Thursday, July 2, 2015

Tip-toe through the tea leaves

Wednesday, July 1
It's Canada Day but since we spent Tuesday in Jakarta we skip today's celebrations. We'd thought of having friends in for salmon barbecue and even been offered the use of a grill by a friend. But the day flies by. Instead of a party, we pray for our homeland and the people we love.

W, Paul, and the driver try to hoist an old sofa upstairs. Laura and I pad the concrete planter over which the sofa has to be lifted with blankets. In the end, we are defeated: the arm comes off and it thumps back down. Now it sits on the porch.

A walk in the clouds, Bandung-style
Thursday means a walk (actually a hike) with new friends.

But first, a couple comes for breakfast at 7am. We prayed for P and Y soon after we arrived  and God granted their request to conceive a child - after six years of dashed hopes. Y is expecting their son this month.

I make French toast and they bring desserts in little bags: purple, green, yellow, and white concoctions that are normally used to break fast during Ramadan. The sweets are made by Y's aunt, who gets a lot of orders at the beginning of the month when Muslims ease into their feasting and fasting routines.

Our guest Laura and I meet a neighbor at the gate at 8am and walk together to the main street outside the neighborhood. A German lady picks us up in her SUV and drives us to the meet-up: seven of us and an exuberant retriever are walking the hills northwest of Bandung.

The pictures tell the story:
 We drive through the gardening capital of the area, Lembang. The planted fields are interspersed with those being readied for planting. In some enormous fields, the farmers have put perforated plastic on 6-8'X20' rows.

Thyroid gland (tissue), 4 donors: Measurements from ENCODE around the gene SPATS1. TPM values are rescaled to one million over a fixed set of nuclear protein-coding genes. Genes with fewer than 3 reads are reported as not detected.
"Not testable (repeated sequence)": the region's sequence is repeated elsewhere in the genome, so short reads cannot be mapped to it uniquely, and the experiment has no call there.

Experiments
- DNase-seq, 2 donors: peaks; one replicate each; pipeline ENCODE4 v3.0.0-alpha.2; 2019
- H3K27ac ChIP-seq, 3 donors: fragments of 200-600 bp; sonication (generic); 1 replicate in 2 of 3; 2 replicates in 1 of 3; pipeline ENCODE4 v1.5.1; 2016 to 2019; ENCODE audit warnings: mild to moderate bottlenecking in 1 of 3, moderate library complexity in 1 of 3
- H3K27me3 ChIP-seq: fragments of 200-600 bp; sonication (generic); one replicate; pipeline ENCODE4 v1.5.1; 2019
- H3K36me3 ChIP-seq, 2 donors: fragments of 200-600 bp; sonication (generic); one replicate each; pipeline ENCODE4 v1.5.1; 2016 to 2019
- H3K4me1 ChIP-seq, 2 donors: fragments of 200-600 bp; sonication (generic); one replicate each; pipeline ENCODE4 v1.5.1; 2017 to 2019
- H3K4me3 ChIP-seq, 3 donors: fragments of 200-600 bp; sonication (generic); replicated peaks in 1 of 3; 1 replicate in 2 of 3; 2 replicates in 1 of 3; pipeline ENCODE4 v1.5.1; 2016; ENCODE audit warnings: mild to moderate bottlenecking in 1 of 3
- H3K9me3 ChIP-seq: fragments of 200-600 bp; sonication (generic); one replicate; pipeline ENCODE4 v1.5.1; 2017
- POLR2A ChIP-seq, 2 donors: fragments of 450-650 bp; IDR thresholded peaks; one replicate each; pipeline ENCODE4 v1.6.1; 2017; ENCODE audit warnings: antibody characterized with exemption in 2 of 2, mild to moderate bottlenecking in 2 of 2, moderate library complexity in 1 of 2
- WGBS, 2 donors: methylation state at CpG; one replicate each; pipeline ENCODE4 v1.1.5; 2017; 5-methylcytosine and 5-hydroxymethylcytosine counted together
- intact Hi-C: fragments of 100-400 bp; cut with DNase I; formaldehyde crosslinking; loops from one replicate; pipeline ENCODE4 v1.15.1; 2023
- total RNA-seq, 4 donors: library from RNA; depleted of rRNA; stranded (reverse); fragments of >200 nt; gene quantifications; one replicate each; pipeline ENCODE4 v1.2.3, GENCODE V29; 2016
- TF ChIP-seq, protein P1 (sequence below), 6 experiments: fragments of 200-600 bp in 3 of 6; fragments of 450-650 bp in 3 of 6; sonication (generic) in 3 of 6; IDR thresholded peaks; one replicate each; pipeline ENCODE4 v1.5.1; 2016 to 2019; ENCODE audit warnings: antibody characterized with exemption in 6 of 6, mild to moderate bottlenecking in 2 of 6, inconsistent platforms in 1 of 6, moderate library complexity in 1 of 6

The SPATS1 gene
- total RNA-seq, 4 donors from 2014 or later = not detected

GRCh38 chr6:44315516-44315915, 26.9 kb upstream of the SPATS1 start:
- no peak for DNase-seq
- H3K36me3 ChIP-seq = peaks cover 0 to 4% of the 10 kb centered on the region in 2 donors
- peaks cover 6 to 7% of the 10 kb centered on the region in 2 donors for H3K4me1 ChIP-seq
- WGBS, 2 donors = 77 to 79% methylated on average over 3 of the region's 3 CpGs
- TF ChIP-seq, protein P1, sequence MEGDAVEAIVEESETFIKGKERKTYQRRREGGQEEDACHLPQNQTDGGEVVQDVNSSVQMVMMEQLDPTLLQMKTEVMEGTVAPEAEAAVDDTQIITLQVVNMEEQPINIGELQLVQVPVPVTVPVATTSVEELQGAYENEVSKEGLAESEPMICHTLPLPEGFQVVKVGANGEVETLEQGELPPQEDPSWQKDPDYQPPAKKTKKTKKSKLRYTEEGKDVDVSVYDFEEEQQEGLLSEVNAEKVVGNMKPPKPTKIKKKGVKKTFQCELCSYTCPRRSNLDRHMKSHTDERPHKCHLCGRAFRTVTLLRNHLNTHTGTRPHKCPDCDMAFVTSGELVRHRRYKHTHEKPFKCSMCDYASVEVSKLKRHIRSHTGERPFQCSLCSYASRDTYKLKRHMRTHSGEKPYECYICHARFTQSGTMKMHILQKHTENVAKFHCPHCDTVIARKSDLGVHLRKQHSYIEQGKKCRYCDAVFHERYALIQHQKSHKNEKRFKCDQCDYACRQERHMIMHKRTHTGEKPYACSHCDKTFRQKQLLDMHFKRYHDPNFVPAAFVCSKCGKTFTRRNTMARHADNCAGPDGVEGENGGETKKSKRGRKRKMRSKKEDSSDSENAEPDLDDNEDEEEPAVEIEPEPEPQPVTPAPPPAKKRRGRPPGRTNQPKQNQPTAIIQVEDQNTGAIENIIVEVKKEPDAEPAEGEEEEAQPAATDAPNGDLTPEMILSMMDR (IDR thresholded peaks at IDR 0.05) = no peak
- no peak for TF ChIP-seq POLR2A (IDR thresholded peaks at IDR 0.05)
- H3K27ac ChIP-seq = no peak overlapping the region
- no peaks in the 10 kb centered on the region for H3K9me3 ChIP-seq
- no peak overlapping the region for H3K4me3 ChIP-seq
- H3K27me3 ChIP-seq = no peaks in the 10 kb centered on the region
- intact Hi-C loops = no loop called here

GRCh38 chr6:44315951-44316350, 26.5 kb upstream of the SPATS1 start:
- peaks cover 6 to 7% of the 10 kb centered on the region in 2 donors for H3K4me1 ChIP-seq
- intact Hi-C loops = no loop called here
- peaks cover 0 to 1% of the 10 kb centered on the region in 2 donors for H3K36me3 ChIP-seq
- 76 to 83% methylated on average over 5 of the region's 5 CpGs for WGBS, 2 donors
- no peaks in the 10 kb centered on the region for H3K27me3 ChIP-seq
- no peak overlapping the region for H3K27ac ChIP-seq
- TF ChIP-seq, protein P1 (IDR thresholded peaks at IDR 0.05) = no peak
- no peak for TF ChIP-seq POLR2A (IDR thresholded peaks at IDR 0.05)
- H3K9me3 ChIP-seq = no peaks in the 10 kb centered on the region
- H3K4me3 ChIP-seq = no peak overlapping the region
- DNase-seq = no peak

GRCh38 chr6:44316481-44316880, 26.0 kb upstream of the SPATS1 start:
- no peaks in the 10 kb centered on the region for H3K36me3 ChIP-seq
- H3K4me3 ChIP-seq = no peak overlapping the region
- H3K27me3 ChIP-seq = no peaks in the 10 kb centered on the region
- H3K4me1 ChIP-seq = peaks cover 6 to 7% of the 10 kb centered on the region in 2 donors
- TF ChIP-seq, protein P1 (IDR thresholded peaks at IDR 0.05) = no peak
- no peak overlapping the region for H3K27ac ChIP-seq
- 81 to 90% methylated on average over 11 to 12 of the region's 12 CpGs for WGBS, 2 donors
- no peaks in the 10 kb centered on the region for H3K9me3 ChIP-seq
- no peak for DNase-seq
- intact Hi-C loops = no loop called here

Hillsides of mounded earth, covered with plastic wrap
The first clue that today isn't any old "walk in the park" comes when we step out of the car. We get to the path above the parking lot by scrambling up a 15' mud wall with steps cut into it. The dog rushes up, eager to be on his way, and we follow.

The mud-ladder 
The Dutch planned to develop coffee plantations, which needs shade from the tropical sun. They stripped the natural forests from many hilltops and replaced them with pine trees. WWII intervened and the coffee was never planted. The pines grew un-thinned in forests, left to grow tall and dense. The canopies of the imported pine forests form a striking contrast to the diversity of the Indonesian jungle.

In the first valley, we have to cross the river between beautiful waterfalls. We slide our bums across a narrow log (after balancing on the 20' length of a wider tree trunk). Once we wade across the shallows of the rushing water from the "island" we've reached to the other bank, we put our shoes and socks back on.

Laura's right behind me:
Mariska's done it by herself and gives us
a hand as we step onto rock.
One after another, we cross.
It feels good to be on solid ground.
The hills are very beautiful, eucalyptus trees towering over the tea plantations.
Wells and irrigation systems left by the Dutch still work.
We clamber up a steep slope to the top of the ridge and breathtaking views.

Sundanese harvesters heap and sort tea leaves on tarps between the rows
Sitting on tea bags, overlooking the valleys
We trek down the mountain side.
(For scale, note the big black dog at the bottom of the hill.)
I bought a hydration backpack and walking sticks - and oh my! What a difference that makes. On the slippery mud, bamboo leaves, or pine needles, I dig in the tips of the pole to brake going downhill. And on steep slick climbs, I poke them into the ground so I can haul myself up.
Lewak coffee: beans pooped out by a civet cat

Yup, then we have to head up again. 
There are relics of the Dutch occupation everywhere,
including this irrigation bunker.
Several traditional platforms are built for eating or relaxing
in campgrounds along the path.
I can't imagine most of our friends doing this. It's very strenuous, one foot carefully placed before the other. Here, once you start, you have to keep going on the loop back to the car.

Then we get to eat lunch with others who can no longer walk, from 2-4pm at a local Indian restaurant. Banana leaves, finger food, and biryani. All good.

Glorious surroundings
The guys and kids have come back from their day in the city, too. W heads out alone to his men's meeting in the evening and is back by 9.

Read more:
*O God, you are my God, I seek you, my soul thirsts for you. Psalm 63:1 ESV

*Christ says, “To the thirsty I will give water as a gift from the spring of the water of life.” Revelation 21:6 ESV

Moravian Prayer: Heavenly Father, you provide the living water we need to sustain us through each day and each situation we face. Your life-giving stream restores us. Amen.

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